12/02/2014 06:26 EST | Updated 02/01/2015 05:59 EST

180 Potential Projects In Plan For Edmonton Area Hospitals

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EDMONTON - Alberta Health Services has released the first phase of its plan to deal with health-care facilities in the Edmonton area over the next 15 years.

But critics say the documents show the system is already overwhelmed.

The agency expects the population of the area to grow by 33 per cent by 2030 and the number of seniors is expected to more than double, growing 121 per cent, during that time.

Chief health operations officer Deb Gordon says 180 potential projects were identified in the plan.

Work is already underway on some, including expanding the neonatal intensive care unit at the Royal Alexandra Hospital, adding an acute stroke unit at the University of Alberta.

Medical director for northern Alberta, Dr. David Mador, says officials know there are a long list of problems with some of the older buildings, such as the Misericordia Hospital.

"That’s not necessarily a cause for alarm," he said "These are large complex facilities that require ongoing maintenance and investment. And we are maintaining and investing in those sites."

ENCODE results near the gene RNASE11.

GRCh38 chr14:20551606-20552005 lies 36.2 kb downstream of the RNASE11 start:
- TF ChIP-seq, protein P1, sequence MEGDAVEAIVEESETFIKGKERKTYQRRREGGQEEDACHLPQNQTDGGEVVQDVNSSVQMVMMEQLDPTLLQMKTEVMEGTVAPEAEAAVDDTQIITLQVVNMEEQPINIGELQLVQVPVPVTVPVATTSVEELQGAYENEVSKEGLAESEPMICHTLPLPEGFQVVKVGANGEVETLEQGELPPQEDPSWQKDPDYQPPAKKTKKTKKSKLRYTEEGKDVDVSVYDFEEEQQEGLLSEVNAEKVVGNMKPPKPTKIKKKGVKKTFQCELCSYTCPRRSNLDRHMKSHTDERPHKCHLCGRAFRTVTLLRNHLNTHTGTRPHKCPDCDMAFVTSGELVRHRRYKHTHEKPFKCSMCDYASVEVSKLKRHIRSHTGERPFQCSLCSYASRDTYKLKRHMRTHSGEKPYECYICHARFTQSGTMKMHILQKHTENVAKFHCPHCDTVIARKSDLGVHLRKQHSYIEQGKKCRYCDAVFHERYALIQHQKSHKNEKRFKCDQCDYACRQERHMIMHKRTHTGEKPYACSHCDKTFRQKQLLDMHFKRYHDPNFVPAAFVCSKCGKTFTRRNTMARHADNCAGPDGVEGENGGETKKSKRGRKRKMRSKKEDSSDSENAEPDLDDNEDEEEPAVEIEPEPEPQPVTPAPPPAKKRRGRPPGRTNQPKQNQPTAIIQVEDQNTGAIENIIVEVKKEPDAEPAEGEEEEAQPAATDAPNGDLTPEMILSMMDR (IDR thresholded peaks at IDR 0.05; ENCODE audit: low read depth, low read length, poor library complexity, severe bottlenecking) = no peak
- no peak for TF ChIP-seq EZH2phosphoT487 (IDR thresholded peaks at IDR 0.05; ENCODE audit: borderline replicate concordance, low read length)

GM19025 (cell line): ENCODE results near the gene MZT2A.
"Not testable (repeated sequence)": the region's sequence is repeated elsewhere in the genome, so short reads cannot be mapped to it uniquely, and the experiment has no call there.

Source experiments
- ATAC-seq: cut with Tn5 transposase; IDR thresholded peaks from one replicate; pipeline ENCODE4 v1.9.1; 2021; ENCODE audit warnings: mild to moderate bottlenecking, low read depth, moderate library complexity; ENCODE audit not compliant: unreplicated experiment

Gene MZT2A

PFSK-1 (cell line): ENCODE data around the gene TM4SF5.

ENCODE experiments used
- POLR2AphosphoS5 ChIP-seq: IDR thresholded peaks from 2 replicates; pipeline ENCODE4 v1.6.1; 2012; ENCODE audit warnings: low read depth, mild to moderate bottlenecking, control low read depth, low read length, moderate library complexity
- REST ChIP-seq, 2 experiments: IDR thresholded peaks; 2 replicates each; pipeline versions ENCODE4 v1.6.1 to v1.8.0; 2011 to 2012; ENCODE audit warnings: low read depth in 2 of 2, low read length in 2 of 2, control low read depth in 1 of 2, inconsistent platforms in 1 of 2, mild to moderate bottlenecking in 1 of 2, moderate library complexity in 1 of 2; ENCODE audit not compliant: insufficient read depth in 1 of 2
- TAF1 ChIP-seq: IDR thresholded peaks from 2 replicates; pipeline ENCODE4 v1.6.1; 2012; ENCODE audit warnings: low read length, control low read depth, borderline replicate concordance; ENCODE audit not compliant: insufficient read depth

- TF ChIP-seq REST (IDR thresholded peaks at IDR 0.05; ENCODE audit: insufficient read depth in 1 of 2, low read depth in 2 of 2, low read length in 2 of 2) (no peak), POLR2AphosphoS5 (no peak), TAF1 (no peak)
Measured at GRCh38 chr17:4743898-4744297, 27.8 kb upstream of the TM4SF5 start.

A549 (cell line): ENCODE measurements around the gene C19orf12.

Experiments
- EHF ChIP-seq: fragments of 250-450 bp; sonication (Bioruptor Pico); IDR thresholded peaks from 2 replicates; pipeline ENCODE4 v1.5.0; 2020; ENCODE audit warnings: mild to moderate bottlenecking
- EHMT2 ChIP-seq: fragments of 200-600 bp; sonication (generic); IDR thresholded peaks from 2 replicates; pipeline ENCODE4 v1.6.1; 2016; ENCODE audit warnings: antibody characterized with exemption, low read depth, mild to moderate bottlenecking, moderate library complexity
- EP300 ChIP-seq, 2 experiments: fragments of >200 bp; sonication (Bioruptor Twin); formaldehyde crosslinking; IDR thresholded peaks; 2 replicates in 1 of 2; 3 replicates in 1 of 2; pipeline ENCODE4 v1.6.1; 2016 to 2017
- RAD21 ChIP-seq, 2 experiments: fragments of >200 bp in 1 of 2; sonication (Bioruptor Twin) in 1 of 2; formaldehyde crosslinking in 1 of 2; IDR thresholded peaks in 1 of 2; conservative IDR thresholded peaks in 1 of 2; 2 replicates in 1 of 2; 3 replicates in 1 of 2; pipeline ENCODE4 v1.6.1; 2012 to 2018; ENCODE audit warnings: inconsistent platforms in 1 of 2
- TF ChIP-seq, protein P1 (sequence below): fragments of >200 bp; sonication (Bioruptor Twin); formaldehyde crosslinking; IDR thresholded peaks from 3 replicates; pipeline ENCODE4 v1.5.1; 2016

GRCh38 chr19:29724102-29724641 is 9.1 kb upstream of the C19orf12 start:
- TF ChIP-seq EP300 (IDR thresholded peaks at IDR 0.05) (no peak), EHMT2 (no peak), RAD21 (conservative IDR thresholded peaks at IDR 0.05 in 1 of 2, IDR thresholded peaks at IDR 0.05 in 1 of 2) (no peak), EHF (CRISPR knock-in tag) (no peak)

Gordon likened the situation to any home.

"As a building ages, it does have infrastructure issues," she said. "Its kind of like when your hot water tank or your furnace at home break at home. You find those issues and you remediate them. We’ve invested significant dollars, with the help of the government of Alberta, in remediating those problems. There are major maintenance programs underway."

NDP Leader Rachel Notley says stories about people waiting a long time for emergency room care are common and this report shows that infrastructure is part of the problem.

"Up until now, and for very good reason, the conversation has been about the shortage of (intensive care) beds, the inter-relationship with long-term care beds, all that kind of thing — all very relevant," said Notley.

"But what these documents are also saying is that the infrastructure itself — and the failure of the infrastructure — is also now contributing to the problems in these ERs."

Notley noted that even fairly new facilities, such as Edmonton’s Northeast Community Health Centre, are struggling to keep up.

"(It) was opened just a few years ago, it was designed to handle about 25,000 people a year in ER, and it’s actually managing just over 50,000 right now," Notley said.

(CHED, The Canadian Press)

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